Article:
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Publication: Times & Transcript add link
Issue: 10 March 2010
Title: Mary Josephine Ray, the second oldest person in the world, died Sunday
Web Link: link

Mary Josephine Ray's long and colourful life was extinguished Sunday in New Hampshire, but the 114-year-old Acadian remains a timeless inspiration.

Ray was born an Arsenault in Bloomfield, P.E.I. on May 17, 1895, and her life led her to Maine and eventually New Hampshire.

While she was exiled from the Maritimes for most of her life, Mary Josephine played an important role in the Arsenault family's reunion this summer in the Acadian Peninsula during the World Acadian Congress.

Mary Josephine, who died as the second oldest person in the world, the oldest American, and likely the oldest Acadian to have ever lived, graciously accepted an invitation to serve as the honorary president of the family's association.

Frederic Arsenault, a former deputy minister in the Hatfield government and the president of the Arsenault family's association, said Mary Josephine was one of the inspiring forces of this summer's celebrations.

"We had a very large photograph of her, and text explaining her history and so forth, so people were touched," said Frederic, a Rhodes Scholar.

"It certainly caused a lot of people to talk quite a bit about it, because it's rather unique."

Frederic said he knows of other Arsenaults who have topped the 100-year mark around the Maritimes, and he joked that the family's longevity can be a blessing and a curse.

"It is probably very discouraging to some of those who are married to Arsenaults," he said with a laugh.

Frederic said he had been considering a trip down to New Hampshire in May to visit Mary Josephine on her birthday.

She was a tireless Red Sox fan who attended a game at Fenway Park in 2003. Her family said she loved to sing, especially the American classic "Take Me Out to the Ballgame" in honour of her beloved Red Sox. She was also an avid card shark who took on all challengers and remained active and relatively independent until just before her death.

When Frederic learned of Mary Josephine's death on Sunday, he informed members of the Arsenault family's association and contacted Mary Josephine's family.

"We have offered our condolences to the members of the family, while pointing how we appreciated that she had accepted to be the honorary president of our association last year," he said.

"Apparently she had been in quite good health until about two weeks ago and I understand someone interviewed her about a week ago."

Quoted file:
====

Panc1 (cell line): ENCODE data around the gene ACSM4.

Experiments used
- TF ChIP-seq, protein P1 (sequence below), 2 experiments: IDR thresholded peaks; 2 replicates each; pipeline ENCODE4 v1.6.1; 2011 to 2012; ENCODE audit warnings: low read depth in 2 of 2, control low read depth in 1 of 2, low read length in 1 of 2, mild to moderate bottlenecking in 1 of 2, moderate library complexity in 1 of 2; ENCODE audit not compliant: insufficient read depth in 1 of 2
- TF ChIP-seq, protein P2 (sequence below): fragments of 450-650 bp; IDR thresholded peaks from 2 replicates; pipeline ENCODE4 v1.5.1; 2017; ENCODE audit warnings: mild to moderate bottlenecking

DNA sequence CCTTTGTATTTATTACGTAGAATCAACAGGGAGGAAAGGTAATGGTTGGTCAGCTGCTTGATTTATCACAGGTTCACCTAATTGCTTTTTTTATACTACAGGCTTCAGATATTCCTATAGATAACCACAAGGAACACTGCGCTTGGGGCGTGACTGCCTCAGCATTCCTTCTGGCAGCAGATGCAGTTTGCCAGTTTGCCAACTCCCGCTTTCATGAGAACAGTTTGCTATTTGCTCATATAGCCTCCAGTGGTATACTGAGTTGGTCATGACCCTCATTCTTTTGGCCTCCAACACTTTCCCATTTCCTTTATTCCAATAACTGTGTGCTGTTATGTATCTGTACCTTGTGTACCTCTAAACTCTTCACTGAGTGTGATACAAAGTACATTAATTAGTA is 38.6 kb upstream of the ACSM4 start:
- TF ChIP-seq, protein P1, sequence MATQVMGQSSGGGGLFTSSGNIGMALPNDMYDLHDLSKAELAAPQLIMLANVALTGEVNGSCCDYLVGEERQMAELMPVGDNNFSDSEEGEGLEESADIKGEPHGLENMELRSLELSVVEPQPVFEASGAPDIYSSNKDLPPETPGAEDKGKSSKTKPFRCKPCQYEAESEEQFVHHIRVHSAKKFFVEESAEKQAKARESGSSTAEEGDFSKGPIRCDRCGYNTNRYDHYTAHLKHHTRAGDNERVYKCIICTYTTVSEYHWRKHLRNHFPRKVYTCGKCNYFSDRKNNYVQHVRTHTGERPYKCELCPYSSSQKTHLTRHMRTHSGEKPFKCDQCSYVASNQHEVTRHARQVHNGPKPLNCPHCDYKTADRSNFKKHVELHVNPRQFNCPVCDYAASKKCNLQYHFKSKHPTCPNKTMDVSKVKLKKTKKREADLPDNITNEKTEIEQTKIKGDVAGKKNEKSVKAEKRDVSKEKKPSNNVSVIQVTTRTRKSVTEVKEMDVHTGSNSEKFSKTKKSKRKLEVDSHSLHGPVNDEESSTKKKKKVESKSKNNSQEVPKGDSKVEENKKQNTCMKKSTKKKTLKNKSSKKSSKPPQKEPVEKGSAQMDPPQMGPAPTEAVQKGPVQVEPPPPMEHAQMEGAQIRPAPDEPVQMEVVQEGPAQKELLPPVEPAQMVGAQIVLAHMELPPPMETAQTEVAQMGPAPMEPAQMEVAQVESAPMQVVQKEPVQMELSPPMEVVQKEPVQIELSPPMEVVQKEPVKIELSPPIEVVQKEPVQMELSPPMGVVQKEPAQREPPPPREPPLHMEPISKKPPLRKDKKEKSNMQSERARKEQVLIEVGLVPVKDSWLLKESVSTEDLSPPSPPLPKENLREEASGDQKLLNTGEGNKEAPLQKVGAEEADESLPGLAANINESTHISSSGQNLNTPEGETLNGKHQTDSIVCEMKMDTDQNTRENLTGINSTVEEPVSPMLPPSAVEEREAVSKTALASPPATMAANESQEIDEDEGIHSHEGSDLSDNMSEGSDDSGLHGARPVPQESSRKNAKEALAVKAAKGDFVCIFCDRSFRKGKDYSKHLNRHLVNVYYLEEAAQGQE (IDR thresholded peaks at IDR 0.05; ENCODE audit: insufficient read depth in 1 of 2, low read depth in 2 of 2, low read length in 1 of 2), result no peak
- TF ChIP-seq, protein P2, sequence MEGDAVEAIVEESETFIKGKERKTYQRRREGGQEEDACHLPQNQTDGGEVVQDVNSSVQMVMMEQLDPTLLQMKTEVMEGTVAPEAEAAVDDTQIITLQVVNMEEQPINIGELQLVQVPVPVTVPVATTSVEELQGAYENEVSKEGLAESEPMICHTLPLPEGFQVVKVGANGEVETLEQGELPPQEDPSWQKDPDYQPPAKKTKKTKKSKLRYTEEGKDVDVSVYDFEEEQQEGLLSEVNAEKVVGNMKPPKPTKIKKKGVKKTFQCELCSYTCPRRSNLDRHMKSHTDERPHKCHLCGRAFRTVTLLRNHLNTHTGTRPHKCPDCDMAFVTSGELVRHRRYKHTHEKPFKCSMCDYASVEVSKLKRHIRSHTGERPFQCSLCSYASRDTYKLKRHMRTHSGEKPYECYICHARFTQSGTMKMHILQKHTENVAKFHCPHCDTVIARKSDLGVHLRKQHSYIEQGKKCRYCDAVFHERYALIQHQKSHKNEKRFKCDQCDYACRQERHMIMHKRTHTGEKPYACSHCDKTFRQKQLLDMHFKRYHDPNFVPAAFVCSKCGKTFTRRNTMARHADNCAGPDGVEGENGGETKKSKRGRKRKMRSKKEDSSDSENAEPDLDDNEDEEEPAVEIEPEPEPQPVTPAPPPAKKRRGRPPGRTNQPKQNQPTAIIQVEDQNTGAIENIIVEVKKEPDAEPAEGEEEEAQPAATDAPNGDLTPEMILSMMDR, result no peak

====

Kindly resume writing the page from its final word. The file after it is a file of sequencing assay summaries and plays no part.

Arsenault said her death is felt beyond the Arsenault family in the larger Acadian community.

"According to our information, she is the person of Acadian origin who lived the longest in all of history, as far as we know."

Mary Josephine didn't communicate in French in her later years but, according to her granddaughter, Kathy, she still sang songs and repeated prayers in her Acadian tongue.

"She still sings songs in French, and her schooling education only went to the third grade, and she was self-taught in writing," Kathy told the Times & Transcript in an interview last July. Mary Josephine moved to Maine at age three and lived in, Rumford, Madison, and Anson. Her parents died when she was eight, and she eventually moved to New Hampshire. She had been living in a nursing home near Kathy's home in Westmoreland, a small town of about 1,800 residents.

Asked about the secrets to her amazing longevity, Kathy told the Times & Transcript in July that her grandmother lived in the moment and enjoyed life as it unfolded.

"She has a strong personality; she doesn't act like she is ever going to die. She is very healthy, very strong, and she doesn't think about dying either," said Kathy.

In fact, Kathy said in July that Mary Josephine didn't pay much attention to her ranking as one of the world's oldest people. She was born only a week after the world's oldest person, Japan's Kama Chinen, who is 114 and 302 days old. Mary Josephine's life lasted 114 years and 294 days.

"She doesn't say, 'Wow, I am the third oldest. She doesn't think about how old she is, only when her birthday comes around she wants her party," she said. "She loves her birthday parties and she really doesn't think about her age."

The P.E.I. native has two sons, and eight grandchildren, and all are still living.

Arsenault said there are many Arsenault families in particular, and Acadian families in general, in the New England states. He said he counted more than 1,400 Arsenaults in a Massachusetts phonebook.

Over the years, economic conditions in the Maritimes have prompted many Acadians to look for work, and new lives, south of the border.